Personally, I would use the names of some bad guys at the TSA as aliases,
Personally, I would use the names of some bad guys at the TSA as aliases,
Actually the backup data centre is outside of the EU, located in Switzerland.
Well, he did fix the illegal activities of the previous administration.
He's a law professor.
So now all these stuff has been made as legal as possible.
See, you should be happy that you've lost your privacy legally, aren't you happy?
Get yourself educated, the NSA is a little bit older than the 90s.
And similar to that, the invocation of "it's legal", well, many extremely negative things are "legal". The Holocaust was almost certainly quite legal by German laws issued by the Nazis. Which by the way were elected legally in a democracy, btw.
Well, the reality is that different jurisdictions will always have compatibility issues. And they are really really hard to fix. They exist in the US (where companies have been known to use license plates from other states for their trucks to save a dime, even if their "office" in that state happened to be a desk in the dealership selling them the trucks), in the EU (where despite treaties being in place they still do not really manage to make tickets stick in different countries for minor traffic mishaps), and internationally.
Up to a certain point it's probably okay, but it's hard to fixate that point (which makes working out the compatibility issues in laws and taxes even harder).
Now the big international companies are taking this avoidance to ridiculous levels, e.g. small single digit percentages, at least for income outside US.
The big but: "it's legal". Well, many things that are legal, are far from ethical. "legal" is a very poor benchmark for behavior. (Hint: most genocides have been quite legal in the country that was responsible for them at the time that they happened.)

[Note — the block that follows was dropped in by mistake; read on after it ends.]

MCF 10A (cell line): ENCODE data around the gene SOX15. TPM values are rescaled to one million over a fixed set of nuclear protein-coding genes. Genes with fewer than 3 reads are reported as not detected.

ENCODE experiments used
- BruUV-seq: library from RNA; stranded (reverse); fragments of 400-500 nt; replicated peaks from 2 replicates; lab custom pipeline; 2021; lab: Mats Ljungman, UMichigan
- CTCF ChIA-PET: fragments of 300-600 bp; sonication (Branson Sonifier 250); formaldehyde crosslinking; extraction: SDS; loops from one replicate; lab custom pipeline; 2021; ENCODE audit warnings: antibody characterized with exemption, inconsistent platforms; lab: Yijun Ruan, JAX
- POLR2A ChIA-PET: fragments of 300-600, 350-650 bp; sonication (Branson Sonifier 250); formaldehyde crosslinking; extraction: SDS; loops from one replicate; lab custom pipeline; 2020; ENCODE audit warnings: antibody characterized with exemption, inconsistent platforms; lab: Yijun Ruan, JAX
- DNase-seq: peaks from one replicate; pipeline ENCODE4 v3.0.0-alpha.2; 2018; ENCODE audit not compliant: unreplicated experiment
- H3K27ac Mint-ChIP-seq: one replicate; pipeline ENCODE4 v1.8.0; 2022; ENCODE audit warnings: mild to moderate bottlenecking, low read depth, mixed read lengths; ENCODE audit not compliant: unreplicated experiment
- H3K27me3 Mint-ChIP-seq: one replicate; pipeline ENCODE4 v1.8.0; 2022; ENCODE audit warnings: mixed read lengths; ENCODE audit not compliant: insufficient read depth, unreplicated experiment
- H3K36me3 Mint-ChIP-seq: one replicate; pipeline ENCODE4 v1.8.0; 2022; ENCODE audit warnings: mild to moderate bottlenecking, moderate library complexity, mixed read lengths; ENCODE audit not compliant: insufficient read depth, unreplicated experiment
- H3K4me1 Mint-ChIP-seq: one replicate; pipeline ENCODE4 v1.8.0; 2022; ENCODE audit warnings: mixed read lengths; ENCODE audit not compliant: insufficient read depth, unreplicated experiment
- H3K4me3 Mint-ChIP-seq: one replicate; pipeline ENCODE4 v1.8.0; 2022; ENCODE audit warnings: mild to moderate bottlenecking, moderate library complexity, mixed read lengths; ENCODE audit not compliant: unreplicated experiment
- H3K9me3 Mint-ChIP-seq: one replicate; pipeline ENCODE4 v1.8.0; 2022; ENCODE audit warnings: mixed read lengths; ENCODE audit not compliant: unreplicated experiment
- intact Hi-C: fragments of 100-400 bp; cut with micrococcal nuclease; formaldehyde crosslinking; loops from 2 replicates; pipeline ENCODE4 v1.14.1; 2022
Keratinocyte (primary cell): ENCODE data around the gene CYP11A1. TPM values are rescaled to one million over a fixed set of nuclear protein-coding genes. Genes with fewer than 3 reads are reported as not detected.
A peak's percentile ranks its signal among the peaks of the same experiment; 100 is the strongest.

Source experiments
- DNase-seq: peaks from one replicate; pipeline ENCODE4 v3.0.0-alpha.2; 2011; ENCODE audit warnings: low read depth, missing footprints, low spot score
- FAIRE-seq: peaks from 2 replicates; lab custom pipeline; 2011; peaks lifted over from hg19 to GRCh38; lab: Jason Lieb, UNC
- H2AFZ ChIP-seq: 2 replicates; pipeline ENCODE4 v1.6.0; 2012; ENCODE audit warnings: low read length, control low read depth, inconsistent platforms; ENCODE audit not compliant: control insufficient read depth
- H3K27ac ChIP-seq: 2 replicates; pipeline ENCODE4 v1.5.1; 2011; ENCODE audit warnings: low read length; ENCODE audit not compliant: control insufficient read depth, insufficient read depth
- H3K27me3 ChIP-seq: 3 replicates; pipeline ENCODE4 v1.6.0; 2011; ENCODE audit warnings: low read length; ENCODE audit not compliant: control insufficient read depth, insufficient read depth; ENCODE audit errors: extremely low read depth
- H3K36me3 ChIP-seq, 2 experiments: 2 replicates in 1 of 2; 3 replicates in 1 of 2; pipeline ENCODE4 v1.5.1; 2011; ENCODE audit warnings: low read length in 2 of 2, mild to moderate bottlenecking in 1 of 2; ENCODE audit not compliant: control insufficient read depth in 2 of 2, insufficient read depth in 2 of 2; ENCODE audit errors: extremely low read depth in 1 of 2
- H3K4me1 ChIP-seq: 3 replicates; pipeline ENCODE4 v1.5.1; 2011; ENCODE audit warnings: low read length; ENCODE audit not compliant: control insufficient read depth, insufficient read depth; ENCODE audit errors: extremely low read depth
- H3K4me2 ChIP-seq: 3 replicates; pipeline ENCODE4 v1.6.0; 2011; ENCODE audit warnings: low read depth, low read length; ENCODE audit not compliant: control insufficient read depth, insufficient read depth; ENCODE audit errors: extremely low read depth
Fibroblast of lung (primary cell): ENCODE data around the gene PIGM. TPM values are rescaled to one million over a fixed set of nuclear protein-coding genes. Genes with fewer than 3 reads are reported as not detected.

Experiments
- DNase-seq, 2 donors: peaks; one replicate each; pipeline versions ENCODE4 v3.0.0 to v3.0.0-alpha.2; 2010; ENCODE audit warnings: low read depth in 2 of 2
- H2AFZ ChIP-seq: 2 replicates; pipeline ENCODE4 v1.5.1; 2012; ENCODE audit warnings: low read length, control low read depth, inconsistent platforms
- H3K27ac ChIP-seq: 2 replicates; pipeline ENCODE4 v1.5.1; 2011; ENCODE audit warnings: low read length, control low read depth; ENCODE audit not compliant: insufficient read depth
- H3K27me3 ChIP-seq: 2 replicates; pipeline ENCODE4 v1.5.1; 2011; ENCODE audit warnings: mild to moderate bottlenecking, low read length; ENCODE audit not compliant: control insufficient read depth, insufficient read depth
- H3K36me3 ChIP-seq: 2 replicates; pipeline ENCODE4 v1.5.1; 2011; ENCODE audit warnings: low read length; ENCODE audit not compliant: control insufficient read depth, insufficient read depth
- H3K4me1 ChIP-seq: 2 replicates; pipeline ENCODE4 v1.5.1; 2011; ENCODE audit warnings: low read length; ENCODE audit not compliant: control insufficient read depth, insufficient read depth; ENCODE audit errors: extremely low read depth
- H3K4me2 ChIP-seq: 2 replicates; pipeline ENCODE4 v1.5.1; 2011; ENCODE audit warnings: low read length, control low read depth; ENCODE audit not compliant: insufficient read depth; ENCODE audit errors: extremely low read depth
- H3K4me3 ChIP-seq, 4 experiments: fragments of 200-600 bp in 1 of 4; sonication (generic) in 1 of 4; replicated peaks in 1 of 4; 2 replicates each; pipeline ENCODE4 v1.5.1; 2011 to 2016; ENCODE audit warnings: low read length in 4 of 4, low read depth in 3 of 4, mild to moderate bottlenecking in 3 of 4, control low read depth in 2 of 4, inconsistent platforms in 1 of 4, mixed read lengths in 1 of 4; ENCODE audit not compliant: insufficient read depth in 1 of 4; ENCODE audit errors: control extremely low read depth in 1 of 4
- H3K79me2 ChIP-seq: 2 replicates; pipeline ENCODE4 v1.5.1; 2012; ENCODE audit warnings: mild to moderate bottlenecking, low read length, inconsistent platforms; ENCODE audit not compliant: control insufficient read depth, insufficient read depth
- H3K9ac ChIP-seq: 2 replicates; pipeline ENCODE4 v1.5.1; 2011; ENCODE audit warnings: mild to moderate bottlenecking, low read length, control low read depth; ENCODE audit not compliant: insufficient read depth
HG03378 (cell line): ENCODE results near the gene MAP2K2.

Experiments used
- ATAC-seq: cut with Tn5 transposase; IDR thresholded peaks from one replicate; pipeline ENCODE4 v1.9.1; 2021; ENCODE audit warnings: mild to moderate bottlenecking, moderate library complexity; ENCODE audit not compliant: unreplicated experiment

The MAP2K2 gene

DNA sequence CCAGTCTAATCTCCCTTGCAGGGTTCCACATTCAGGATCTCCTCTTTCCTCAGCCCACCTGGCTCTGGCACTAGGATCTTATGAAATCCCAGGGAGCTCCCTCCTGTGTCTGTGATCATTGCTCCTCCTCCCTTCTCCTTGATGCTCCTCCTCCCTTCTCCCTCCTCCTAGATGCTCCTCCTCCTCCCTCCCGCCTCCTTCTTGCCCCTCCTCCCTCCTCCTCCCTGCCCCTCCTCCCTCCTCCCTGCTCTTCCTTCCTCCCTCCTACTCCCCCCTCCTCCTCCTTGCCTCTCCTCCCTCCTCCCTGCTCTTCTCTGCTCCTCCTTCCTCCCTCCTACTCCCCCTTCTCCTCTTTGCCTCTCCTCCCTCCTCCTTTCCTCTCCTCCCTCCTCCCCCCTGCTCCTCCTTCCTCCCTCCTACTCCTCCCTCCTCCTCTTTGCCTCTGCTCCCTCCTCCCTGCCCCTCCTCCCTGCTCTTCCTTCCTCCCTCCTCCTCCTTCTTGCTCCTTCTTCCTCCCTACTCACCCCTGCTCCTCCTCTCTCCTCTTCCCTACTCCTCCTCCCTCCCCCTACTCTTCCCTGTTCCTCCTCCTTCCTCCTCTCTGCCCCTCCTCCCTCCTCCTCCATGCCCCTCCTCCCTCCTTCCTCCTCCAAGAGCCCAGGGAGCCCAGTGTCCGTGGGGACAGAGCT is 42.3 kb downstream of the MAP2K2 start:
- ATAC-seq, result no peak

Well, always compare it to the base value, the income to be taxed.
So yes, the rate is relevant. Plus, in the case of Apple & friends, the issue is that they avoid paying taxes on income abroad, they basically manage to get it not taxed in the US, and the country where the income was created.
One can argue that this is "fair" to the US, because the part of the income that the companies did not manage to move out of the country is taxed here. But it's certainly not fair to the other countries.
You do realize, that for snail mail the NSA does get all scanned envelopes from the post office?
So the metadata is there in the same way.
And opening an envelope, openly with a warrant or in secret is an art form that has reached rather perfection over the centuries.
Think before typing.
We are talking about the SSL key, and yes I think you'll accept it that for a working webserver you need to respond in real time.
Well, you do not know that.
Court orders seem to come nowadays quite often with a gag order.
So basically, you only learn when the companies go bat and that somehow leaks (the gag order gets lifted).
The other extreme is, you might get to know if they go and prosecute you.
Now you've got a situation where the huge majority of events (guess in 99% range) is not observable, hence it's not an option to use these events to guide your
For practical purposes, all companies (and especially big companies with shareholders) don't care and cooperate. Lavabit did fold because it was small enough (and closely enough held) that the ethics of one person where enough to make the company close down instead of cooperating. That won't happen for a publicly traded company.
So basically Google, MS, Apple,
Go, get yourself some education.
They wanted the master SSL private key.
That would have allowed the Feds (or anyone that gets his hands on it), to do a Man-in-the-middle attack. Plus depending on the browser used and server, it would have allowed them to decrypt passively intercepted connections. (the reasoning for that is that depending on the configuration of SSL client/server, the symmetric key used for the connection is passed on the wire or not)